|Appears in Collections:||Psychology Journal Articles|
|Peer Review Status:||Refereed|
|Title:||Capuchin monkeys judge third-party reciprocity|
|Citation:||Anderson J, Takimoto A, Kuroshima H & Fujita K (2013) Capuchin monkeys judge third-party reciprocity, Cognition, 127 (1), pp. 140-146.|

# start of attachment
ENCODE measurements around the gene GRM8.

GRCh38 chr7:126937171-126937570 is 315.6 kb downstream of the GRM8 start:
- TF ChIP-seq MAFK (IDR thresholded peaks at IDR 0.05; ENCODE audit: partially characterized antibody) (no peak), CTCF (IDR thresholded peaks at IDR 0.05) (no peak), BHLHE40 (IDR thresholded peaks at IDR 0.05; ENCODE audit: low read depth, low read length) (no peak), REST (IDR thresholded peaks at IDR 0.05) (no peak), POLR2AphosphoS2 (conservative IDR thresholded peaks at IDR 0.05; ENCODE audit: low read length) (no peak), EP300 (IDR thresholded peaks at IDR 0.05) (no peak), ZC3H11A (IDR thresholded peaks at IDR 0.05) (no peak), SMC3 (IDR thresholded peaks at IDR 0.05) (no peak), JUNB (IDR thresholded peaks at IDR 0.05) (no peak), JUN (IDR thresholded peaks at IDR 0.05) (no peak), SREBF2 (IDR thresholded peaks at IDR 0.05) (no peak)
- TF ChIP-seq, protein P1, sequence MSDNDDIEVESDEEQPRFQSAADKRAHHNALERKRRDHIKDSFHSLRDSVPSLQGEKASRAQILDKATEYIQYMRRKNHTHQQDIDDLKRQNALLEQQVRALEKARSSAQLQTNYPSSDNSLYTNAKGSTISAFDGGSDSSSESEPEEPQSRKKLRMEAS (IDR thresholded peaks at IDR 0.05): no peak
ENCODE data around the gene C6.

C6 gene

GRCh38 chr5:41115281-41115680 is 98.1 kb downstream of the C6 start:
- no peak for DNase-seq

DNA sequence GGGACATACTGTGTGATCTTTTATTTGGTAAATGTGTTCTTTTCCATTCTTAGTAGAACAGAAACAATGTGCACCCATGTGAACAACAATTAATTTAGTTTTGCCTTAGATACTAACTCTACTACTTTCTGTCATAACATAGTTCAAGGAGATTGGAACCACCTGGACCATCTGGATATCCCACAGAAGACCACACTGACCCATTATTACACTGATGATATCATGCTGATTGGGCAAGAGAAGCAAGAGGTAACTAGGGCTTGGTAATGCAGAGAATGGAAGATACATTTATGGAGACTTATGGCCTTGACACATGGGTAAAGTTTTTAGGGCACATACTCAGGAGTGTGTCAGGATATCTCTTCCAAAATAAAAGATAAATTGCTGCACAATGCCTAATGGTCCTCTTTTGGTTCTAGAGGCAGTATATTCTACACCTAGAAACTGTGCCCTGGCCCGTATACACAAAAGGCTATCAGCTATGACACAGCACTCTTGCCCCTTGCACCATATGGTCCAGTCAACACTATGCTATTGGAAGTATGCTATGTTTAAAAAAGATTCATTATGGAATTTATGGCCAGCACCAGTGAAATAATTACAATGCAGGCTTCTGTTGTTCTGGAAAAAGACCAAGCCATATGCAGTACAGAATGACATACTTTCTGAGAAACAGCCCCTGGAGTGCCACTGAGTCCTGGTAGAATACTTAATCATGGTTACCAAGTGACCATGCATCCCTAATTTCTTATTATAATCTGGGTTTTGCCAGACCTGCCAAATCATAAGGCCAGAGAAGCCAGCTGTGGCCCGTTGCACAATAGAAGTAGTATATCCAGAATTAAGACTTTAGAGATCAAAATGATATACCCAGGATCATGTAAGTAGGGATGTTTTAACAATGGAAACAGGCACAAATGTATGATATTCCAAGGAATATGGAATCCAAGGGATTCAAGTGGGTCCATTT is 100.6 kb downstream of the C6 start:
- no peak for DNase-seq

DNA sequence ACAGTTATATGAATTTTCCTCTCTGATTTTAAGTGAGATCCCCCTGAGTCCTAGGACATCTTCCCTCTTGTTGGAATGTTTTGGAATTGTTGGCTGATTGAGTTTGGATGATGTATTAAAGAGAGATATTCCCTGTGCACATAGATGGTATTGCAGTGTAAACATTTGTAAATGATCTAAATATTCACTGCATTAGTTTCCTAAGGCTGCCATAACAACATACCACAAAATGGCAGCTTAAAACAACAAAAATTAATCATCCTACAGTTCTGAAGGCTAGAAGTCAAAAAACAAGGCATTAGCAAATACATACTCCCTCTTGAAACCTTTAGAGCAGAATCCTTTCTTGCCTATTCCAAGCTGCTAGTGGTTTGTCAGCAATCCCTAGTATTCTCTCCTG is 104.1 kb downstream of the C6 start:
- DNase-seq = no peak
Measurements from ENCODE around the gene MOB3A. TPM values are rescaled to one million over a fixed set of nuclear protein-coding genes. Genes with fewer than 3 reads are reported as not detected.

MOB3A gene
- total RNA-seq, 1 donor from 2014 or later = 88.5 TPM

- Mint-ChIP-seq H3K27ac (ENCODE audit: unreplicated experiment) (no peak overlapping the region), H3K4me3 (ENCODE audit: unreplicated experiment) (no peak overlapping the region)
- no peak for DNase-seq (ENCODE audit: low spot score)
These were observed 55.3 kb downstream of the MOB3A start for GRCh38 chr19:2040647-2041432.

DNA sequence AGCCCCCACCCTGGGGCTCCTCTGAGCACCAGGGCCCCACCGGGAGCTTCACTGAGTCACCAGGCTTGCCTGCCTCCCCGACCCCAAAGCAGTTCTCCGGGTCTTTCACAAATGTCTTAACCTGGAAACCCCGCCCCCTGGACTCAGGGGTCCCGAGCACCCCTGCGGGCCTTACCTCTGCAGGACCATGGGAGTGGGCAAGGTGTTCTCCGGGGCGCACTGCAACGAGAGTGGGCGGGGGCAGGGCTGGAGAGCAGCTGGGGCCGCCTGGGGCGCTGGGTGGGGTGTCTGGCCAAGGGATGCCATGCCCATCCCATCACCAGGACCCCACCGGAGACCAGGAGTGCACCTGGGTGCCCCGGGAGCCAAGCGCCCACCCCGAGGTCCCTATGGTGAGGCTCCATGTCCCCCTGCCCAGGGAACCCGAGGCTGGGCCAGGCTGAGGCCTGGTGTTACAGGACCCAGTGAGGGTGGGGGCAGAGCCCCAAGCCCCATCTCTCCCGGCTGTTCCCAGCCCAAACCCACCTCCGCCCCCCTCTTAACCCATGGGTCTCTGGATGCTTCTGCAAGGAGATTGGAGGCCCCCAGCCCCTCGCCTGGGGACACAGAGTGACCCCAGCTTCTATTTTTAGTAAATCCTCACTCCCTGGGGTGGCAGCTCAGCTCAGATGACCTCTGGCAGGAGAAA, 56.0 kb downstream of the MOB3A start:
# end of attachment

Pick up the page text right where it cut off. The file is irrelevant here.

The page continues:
|Abstract:||Increasing interest is being shown in how children develop an understanding of reciprocity in social exchanges and fairness in resource distribution, including social exchanges between third parties. Although there are descriptions of reciprocity on a one-to-one basis in other species, whether nonhumans detect reciprocity and violations of reciprocity between third parties is unknown. Here we show that capuchin monkeys discriminate between humans who reciprocate in a social exchange with others and those who do not. Monkeys more readily accepted food from reciprocators than non-reciprocators or partial reciprocators. However, when exchange asymmetry was due to one partner starting out with fewer goods, the initially impoverished reciprocator was not discriminated against. These results indicate that the cognitive or emotional prerequisites for judging reciprocity in third-party social exchanges exist in at least one other primate species.|
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